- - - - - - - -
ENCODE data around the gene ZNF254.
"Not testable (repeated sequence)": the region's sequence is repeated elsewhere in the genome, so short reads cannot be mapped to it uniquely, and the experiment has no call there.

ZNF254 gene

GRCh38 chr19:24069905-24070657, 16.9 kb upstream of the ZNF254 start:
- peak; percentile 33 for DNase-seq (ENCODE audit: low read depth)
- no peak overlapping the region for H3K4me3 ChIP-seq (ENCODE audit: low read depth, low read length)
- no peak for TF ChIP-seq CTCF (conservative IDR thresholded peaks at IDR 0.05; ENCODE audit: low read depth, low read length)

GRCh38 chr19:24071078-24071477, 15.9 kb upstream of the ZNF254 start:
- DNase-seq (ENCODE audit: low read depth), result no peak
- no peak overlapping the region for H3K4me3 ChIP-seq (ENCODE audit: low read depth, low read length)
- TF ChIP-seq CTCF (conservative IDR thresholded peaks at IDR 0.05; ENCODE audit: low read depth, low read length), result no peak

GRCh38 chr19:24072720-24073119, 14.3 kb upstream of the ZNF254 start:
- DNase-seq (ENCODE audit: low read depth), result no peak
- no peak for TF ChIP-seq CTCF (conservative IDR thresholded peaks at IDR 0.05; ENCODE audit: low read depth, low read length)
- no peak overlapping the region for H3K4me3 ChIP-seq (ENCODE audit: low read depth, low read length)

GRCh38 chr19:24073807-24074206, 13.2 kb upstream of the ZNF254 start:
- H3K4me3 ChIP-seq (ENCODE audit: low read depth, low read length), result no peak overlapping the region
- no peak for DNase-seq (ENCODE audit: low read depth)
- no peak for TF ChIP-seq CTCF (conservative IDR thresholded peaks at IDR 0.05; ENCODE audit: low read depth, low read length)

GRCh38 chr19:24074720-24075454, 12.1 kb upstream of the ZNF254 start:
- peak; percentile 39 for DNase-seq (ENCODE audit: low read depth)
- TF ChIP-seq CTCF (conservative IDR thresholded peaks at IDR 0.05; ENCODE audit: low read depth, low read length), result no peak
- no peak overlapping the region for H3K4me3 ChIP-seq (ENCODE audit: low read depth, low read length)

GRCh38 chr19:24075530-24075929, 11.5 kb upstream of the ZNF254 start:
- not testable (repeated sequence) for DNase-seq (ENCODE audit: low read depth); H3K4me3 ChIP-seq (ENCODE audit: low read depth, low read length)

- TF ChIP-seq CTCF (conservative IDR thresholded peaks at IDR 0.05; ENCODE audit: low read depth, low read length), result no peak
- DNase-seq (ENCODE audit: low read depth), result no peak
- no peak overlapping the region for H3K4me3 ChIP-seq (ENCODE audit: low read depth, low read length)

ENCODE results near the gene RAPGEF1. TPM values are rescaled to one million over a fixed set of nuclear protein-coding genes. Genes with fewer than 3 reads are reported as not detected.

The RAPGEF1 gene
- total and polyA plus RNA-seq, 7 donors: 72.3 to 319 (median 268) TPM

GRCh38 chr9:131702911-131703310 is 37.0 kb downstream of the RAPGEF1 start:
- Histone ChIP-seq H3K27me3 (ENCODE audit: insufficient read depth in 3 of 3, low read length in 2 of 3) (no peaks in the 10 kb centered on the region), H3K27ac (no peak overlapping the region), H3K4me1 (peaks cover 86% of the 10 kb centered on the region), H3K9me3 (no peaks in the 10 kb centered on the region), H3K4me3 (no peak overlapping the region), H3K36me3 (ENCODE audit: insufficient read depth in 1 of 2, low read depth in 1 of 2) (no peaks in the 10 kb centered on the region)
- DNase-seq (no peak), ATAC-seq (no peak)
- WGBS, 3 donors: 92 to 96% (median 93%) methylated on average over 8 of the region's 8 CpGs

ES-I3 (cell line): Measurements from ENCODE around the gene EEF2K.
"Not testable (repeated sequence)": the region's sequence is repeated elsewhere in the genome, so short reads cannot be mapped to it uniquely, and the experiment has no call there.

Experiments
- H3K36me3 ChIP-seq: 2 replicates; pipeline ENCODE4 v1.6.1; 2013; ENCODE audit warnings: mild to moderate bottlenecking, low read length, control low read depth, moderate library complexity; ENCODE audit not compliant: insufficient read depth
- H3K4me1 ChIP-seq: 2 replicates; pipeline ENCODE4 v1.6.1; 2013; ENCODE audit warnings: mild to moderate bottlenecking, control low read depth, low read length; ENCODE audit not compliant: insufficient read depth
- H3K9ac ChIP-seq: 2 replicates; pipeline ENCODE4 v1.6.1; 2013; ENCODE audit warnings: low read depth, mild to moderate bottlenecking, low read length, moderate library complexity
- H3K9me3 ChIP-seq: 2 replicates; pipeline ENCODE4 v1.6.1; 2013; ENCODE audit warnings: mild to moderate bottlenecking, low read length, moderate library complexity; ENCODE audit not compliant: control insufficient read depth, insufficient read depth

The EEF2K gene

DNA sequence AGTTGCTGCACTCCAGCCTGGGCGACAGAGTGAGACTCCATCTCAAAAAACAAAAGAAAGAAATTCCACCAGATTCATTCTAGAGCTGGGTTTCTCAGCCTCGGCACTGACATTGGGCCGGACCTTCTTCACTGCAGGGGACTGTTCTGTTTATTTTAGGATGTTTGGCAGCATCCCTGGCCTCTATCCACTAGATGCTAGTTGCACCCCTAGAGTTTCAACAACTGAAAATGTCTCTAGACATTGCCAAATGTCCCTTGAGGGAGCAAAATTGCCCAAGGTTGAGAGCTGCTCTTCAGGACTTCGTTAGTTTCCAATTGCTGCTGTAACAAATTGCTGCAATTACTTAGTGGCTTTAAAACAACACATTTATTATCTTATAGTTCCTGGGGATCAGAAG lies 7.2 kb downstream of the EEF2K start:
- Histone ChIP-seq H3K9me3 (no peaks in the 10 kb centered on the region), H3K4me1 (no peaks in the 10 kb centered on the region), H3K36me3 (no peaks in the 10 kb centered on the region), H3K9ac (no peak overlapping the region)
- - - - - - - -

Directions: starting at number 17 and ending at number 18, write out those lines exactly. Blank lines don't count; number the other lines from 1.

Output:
- H3K4me3 ChIP-seq (ENCODE audit: low read depth, low read length), result no peak overlapping the region
- no peak for DNase-seq (ENCODE audit: low read depth)